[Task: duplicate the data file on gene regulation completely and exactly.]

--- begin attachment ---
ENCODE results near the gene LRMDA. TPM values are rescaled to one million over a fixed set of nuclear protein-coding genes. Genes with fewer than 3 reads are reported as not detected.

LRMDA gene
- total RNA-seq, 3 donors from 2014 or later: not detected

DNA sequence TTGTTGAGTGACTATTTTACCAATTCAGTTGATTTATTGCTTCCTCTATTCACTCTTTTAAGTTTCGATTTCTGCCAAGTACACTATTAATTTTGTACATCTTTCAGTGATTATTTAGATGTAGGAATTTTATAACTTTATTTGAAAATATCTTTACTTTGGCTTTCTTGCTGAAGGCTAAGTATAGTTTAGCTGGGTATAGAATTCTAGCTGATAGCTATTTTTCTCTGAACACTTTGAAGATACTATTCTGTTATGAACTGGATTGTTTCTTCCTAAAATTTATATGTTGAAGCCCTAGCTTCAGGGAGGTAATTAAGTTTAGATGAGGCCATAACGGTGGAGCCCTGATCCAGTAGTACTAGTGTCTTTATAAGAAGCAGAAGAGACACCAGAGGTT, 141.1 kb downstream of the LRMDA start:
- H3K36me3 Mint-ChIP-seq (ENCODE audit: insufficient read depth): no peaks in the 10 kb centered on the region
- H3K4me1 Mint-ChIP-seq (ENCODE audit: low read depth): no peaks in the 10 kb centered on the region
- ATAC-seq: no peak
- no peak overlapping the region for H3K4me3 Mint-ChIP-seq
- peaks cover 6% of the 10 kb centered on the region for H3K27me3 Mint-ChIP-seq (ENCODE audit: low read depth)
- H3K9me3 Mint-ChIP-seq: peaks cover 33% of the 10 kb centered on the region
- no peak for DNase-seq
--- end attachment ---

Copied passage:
ENCODE results near the gene LRMDA. TPM values are rescaled to one million over a fixed set of nuclear protein-coding genes. Genes with fewer than 3 reads are reported as not detected.

LRMDA gene
- total RNA-seq, 3 donors from 2014 or later: not detected

DNA sequence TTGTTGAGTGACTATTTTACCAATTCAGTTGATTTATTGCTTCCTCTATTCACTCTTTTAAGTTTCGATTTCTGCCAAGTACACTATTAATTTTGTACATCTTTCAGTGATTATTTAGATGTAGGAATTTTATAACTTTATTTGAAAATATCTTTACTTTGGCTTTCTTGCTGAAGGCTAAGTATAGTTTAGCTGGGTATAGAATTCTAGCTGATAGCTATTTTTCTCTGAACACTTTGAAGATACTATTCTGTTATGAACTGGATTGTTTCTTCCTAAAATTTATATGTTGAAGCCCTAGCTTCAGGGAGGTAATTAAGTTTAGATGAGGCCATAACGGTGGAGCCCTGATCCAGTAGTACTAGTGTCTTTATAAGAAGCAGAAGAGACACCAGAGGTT, 141.1 kb downstream of the LRMDA start:
- H3K36me3 Mint-ChIP-seq (ENCODE audit: insufficient read depth): no peaks in the 10 kb centered on the region
- H3K4me1 Mint-ChIP-seq (ENCODE audit: low read depth): no peaks in the 10 kb centered on the region
- ATAC-seq: no peak
- no peak overlapping the region for H3K4me3 Mint-ChIP-seq
- peaks cover 6% of the 10 kb centered on the region for H3K27me3 Mint-ChIP-seq (ENCODE audit: low read depth)
- H3K9me3 Mint-ChIP-seq: peaks cover 33% of the 10 kb centered on the region
- no peak for DNase-seq